- Explain your well-considered reasons while acknowledging her right to disagree
- Set boundaries if needed but avoid escalating disagreements
- Focus on mutual respect despite differences
If you overstepped a boundary:
- Sincerely apologize for the specific infraction
- Listen to why she felt hurt or offended
- Explain your good intentions while taking responsibility
- Clarify boundaries and agree on changes to prevent future issues
If she feels competitive:
- Compliment her on the unique role she plays in her son’s life
- Make an effort to build your own separate relationship with her
- Include her in ways that emphasize her importance to the whole family
- Share your home and time with her generously to reduce scarcity mindsets
If you offended her:
- Apologize fully by admitting fault and validating her feelings
- Allow her to explain her perspective on the situation
- Avoid justifying yourself; focus on repairing the relationship
- Ask what you can do to make amends and regain her trust
If there are misunderstandings:
- Share your good intentions and apologize for any unintended impacts
- Seek clarification by asking open-ended questions
- Listen carefully rather than jumping to judgments
- Reflect back what you hear from her perspective
- Commit to improved communication going forward
If she feels criticized:
- Ask which behaviors make her feel judged or criticized
- Apologize genuinely while explaining your intention was not to offend
- Tread carefully by thinking through how comments could be interpreted
- Redirect focus to discussing issues without involving character attacks
If you fundamentally clash:
- Have an open and honest dialogue about the state of your relationship
- Explore root causes of dysfunction like jealousy, resentment, or events from the past
- Look for common interests and shared love for your partner
- Commit to mutual respect, if not affection
- Seek counseling if unable to resolve conflicts independently
With purposeful effort and commitment, even complex family dynamics can grow into something more positive. Maintain hope that your patience and understanding will help heal divisions over time.
Here are 10 frequently asked questions and answers related to mothers-in-law and feeling excluded:
10 FAQs About Feeling Excluded by Your Mother-in-Law
1. Why does my mother-in-law exclude me?
There are many possible reasons, such as feeling protective, having different values, or disapproving of your choices. The root cause could also be insecurity, competitiveness, misunderstandings, or fundamental personality clashes.
2. Should I confront her about excluding me?
Avoid confrontation. It’s better to have an open, calm discussion focused on understanding her perspective and sharing yours. Blame and accusations will only cause more tension.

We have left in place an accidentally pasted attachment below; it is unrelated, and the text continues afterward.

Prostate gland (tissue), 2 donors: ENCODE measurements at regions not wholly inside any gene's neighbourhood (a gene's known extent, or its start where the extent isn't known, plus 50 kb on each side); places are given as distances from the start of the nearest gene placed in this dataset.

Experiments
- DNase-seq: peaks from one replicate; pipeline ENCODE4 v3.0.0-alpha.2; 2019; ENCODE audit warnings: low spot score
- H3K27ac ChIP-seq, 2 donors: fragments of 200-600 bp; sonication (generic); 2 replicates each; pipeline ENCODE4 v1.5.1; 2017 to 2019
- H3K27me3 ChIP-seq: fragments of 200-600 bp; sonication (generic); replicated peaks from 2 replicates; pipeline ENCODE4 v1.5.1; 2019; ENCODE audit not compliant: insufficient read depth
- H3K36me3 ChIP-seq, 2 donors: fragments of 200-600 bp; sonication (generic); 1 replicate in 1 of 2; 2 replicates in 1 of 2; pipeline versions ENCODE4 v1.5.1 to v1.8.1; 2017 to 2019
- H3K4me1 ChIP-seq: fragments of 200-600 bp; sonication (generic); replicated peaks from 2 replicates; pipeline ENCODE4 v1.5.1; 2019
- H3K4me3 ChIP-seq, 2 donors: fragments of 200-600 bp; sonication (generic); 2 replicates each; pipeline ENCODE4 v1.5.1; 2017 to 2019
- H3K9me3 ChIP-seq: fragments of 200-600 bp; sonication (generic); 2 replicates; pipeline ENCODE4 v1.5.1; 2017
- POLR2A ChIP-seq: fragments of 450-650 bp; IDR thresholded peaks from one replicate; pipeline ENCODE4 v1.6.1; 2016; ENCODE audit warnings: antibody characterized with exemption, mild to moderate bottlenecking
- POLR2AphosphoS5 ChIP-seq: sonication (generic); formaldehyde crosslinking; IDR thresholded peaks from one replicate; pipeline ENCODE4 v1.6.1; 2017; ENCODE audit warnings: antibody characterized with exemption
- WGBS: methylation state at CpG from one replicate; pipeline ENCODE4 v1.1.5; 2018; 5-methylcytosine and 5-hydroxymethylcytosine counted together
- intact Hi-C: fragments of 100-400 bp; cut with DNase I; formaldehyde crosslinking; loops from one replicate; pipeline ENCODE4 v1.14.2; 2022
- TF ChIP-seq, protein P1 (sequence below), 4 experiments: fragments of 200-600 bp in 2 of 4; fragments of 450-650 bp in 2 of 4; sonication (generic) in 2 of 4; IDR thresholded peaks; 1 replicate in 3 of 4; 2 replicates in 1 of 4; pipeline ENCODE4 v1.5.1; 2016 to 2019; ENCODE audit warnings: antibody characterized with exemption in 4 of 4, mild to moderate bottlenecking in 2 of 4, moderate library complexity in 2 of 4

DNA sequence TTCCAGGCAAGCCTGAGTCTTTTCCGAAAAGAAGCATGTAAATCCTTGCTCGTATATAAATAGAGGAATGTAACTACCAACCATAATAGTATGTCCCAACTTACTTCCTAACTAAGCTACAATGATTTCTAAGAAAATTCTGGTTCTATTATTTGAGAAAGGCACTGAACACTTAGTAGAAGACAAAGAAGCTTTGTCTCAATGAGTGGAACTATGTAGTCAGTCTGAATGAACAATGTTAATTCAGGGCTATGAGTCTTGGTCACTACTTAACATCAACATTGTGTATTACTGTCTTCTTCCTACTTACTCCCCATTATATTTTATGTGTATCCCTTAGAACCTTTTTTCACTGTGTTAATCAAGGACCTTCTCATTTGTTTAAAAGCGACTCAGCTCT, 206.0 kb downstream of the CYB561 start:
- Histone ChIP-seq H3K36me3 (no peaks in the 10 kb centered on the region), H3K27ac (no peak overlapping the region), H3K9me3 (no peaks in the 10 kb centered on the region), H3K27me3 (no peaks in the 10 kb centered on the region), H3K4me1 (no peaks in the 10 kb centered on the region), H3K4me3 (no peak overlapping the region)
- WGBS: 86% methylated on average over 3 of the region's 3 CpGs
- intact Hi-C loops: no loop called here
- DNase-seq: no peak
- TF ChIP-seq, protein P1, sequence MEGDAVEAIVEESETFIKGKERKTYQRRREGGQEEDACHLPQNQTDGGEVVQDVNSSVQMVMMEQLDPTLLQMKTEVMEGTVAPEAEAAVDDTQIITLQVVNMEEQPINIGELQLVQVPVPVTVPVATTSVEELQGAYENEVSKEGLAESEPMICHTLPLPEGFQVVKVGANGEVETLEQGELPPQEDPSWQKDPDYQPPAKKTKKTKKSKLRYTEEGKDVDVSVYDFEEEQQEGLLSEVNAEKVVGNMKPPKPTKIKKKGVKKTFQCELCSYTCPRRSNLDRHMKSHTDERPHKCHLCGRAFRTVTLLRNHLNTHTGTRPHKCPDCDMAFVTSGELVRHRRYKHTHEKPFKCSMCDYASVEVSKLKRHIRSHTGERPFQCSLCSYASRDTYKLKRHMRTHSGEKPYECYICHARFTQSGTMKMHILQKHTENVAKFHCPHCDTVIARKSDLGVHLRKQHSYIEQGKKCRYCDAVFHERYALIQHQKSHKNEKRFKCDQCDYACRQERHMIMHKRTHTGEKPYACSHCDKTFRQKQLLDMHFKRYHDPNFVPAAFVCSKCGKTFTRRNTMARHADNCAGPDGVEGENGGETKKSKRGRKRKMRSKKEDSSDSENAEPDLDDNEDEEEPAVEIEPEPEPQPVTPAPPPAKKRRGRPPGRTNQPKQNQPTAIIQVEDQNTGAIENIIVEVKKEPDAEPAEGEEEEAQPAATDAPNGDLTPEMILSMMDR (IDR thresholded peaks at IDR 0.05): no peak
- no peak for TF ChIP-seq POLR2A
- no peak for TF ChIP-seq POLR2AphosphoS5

3. What if she denies excluding me when I try to discuss it?
Clarify specific examples of when you felt excluded without judgment. But if she is unwilling to acknowledge your experience, focus the conversation on how you can build a warmer relationship moving forward.
4. How do I deal with the hurt of being left out?
Confide in trusted friends and your spouse for support. Try to have empathy for her motivations. And cultivate your other rewarding relationships. Consider counseling if the hurt dominates your life.
5. Should I exclude her back?
No, retaliating would only perpetuate a cycle of exclusion. Kill her with kindness instead. Making an effort to include her, especially in matters involving her son or grandchildren, can improve the relationship.
6. Will she always dislike and exclude me?
Not necessarily. Many difficult family dynamics see improvement over time. Avoid ultimatums about her “accepting you” though. Focus on building mutual understanding and being the best version of yourself.
7. Should I distance myself from her?
Creating too much distance could worsen the rift between you. Only minimize contact if her actions become toxic or abusive. Otherwise, use patience and compassion even if she maintains some distance herself.
8. How can I be assertive without worsening the situation?
Choose your battles wisely. Redirect conversations about differences back to common interests and mutual goals. And enforce boundaries calmly – don’t demand closeness or control how she behaves.
9. What if her exclusion escalates?
Significant interference in your nuclear family may require reducing contact for a period. But involve your spouse and try counseling before going low or no contact. Ultimatums should be a last resort.
10. How can I foster closeness with her over time?
Focus on building mutual understanding and respect. Look for common ground. Compliment her strengths as a mother and grandmother. Include her in family milestones respectfully. And communicate openly but thoughtfully.
With insight, patience, and compassion, many strained family relationships can gradually heal and grow. Believe that progress is possible.